That project was finalized amid several ongoing plans.
In East Aurora, the E-470 Public Highway Authority built a bike lane adjacent to the throughway. The city is slowly filling in pieces to connect that trail with the surrounding neighborhoods.
Tobiassen, who wears many hats as a member of many city committees, also sits on the Sand Creek Greenway advocacy group board. He said construction just started to fill in the hole in East Toll Gate Creek’s connection to Sand Creek. That will be a major trail link; the Sand Creek trail snakes through Denver to Stapleton and into Commerce City.
It’s all part of Tobiassen’s goal to get cyclists “from anywhere to anywhere.”
City staff are also scrutinizing opportunities for “cost-effective” bike-friendly measures when repaving streets, Worker-Braddock said. That might mean stamping a “sharrow,” the bicycle symbol painted onto roads.
Plus, the city is looking for public input to envision a more bike-able and walk-able Havana Street.
Katz, the bike policy guru, said cities should do more than ever to make sure cycling is easy and safe while the pandemic continues.
He said many people are still in financial misery, but public transit options have become fewer and fewer. The Regional Transportation District, or RTD, faces a $166 million budget shortfall because of reduced ridership amid the pandemic, according to the Denver Post. RTD planners responded by cutting buses and rail lines. This summer, city officials sounded alarm bells about the possible loss of the R-Line.
That leaves cycling as a strong option for struggling Aurora and metro Denver residents, Katz said.
But he recognized that local governments are also seeing big budget deficits, which may limit local investment in more bike infrastructure. Aurora faced down a budget deficit of $26 million this year because of low revenues, including from sales taxes. State government faced a $3 billion shortfall.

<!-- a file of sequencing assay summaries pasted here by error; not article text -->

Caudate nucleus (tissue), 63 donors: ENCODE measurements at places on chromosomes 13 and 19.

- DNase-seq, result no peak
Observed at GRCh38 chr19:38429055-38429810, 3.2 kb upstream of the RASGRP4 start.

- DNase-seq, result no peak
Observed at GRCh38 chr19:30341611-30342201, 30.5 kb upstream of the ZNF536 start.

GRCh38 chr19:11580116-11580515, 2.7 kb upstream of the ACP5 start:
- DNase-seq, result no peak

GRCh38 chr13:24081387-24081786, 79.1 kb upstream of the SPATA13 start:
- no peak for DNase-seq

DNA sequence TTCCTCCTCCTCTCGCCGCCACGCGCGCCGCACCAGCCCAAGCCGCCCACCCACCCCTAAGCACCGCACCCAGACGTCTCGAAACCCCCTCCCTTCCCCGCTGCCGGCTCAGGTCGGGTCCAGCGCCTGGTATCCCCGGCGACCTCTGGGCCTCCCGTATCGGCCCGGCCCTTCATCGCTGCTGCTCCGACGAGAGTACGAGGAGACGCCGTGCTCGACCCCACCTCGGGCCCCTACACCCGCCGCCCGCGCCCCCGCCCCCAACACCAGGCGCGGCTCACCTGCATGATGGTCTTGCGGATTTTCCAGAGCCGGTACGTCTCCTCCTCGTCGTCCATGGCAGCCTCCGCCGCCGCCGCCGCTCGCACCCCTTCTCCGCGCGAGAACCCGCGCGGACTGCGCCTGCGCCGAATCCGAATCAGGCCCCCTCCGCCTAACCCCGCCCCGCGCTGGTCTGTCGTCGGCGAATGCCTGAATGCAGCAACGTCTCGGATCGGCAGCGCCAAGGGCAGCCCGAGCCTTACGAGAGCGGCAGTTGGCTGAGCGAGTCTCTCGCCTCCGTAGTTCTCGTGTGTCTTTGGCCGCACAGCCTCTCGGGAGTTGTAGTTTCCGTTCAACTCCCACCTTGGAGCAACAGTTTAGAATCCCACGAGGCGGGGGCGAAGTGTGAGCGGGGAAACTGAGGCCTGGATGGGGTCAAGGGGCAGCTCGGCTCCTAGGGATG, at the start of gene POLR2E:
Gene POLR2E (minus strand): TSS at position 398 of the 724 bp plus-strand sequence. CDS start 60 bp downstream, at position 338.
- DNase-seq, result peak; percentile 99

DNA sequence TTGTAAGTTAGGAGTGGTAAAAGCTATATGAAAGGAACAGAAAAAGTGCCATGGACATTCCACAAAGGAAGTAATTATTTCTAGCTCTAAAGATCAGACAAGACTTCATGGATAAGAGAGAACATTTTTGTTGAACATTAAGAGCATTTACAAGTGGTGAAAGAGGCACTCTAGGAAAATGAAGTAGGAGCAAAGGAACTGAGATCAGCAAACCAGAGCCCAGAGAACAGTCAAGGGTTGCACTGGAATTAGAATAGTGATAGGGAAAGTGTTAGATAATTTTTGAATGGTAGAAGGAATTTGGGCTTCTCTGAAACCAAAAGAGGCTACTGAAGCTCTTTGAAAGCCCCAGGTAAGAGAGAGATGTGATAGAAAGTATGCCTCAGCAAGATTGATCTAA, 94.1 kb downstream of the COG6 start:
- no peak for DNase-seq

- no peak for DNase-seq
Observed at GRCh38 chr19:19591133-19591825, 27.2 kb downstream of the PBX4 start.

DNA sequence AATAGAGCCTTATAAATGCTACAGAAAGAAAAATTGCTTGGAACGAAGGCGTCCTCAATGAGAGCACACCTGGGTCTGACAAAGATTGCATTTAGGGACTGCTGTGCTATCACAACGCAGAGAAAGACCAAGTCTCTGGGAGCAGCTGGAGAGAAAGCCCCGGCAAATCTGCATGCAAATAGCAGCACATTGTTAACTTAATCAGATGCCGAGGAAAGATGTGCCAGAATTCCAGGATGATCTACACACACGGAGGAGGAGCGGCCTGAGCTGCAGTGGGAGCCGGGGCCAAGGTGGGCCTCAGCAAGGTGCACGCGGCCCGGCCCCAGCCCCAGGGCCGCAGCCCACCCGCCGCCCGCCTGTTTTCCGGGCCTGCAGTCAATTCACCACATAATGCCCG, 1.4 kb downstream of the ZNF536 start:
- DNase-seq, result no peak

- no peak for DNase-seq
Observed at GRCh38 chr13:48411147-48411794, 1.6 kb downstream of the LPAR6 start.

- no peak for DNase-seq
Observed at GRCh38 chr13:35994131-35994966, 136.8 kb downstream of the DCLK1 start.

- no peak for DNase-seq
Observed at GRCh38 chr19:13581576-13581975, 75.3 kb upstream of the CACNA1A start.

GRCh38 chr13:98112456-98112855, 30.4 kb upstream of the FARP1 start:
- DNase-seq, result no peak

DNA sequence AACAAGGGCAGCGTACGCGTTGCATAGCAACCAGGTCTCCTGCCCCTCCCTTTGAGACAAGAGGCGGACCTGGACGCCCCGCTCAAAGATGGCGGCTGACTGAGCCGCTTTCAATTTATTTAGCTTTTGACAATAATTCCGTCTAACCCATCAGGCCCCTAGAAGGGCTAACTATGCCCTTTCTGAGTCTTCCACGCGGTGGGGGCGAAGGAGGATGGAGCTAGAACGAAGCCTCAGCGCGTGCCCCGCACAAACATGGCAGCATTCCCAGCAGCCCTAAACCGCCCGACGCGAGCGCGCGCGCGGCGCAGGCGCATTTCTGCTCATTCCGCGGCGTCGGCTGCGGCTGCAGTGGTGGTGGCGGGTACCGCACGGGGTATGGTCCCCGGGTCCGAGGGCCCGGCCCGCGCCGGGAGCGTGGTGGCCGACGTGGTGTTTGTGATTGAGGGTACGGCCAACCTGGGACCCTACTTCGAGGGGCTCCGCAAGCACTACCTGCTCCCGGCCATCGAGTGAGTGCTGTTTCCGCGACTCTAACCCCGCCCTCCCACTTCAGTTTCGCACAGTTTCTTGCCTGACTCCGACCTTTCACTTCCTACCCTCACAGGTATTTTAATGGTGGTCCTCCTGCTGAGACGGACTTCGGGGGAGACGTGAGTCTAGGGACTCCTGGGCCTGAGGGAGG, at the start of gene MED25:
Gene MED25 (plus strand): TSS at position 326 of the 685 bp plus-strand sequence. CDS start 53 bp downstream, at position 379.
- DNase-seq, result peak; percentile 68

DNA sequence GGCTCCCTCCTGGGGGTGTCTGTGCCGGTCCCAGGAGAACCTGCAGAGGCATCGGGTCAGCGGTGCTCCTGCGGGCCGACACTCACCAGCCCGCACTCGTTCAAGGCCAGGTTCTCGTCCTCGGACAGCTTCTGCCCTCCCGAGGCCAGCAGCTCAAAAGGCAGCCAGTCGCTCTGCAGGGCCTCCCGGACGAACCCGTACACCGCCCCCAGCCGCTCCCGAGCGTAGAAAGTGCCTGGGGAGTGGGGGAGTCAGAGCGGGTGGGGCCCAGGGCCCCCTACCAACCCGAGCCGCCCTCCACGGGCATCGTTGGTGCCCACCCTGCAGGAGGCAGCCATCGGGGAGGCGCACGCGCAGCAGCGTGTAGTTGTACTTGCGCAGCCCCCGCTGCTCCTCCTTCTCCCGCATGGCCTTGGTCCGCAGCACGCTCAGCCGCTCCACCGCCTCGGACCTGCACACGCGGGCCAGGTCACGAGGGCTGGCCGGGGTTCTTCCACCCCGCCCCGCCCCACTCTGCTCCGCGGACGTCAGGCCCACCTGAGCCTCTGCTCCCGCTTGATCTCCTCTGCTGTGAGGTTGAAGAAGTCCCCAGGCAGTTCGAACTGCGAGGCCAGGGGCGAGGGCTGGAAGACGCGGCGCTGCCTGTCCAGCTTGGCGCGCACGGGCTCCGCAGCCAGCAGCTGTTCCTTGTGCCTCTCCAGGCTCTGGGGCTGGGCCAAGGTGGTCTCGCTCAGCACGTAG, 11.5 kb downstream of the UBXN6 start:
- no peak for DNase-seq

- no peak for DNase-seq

Katz said Aurora and other cities should still forge ahead without breaking the bank. That might mean partially blocking some roads to reduce car speeds and allow for more cyclists and walkers. Or, they could paint bike-protected areas onto streets.
Tobiassen said the budget situations might mean less money for the Sand Creek Greenway and Aurora’s bike infrastructure plans in general. He said that was the case in Aurora after the Great Recession in 2009, but federal funding saved some investments.
Closures, cancellations and new life
Despite the booming business, cyclists mostly have to pedal alone or in small groups to reduce viral spread.
This year saw the cancellation of a good many cycling and bike culture events. That includes Velo Swap, the massive, indoor bike expo usually swarming Denver’s National Western Center complex.
The event was scheduled for Nov. 7, but Tobiassen said the event is canceled.
Regional rides were also canceled, including the iconic Bob Cook Memorial Mt. Evans Hill Climb. Cyclists intent on suffering at high altitude will have to wait until next year — COVID-19 permitting — to do so with a rowdy peloton.
And some bicycle shops are closing their doors.
Arleigh Greenwald of Bike Shop Girl said last week she’s closing her north Aurora hub at the end of 2020. She’s specialized in “cargo bikes,” allowing for transportation of groceries, goods and even a few children, from her spot near Galena Street and East 25th Avenue.
She said she’s closing the shop to be closer to her family. Another family-run bike shop will carry the mantle, she said in a statement.
Bikes Together, the Denver nonprofit educating the masses on bike maintenance and mechanics, has indefinitely shuttered its Park Hill location at 2825 Fairfax St. Its location in Denver’s Lincoln Park neighborhood is still open at 1060 Osage St.
“Though this year has brought a hailstorm of curve-balls, our mission is still the same: to increase access to bikes and bike education,” the group wrote this month on its Facebook page.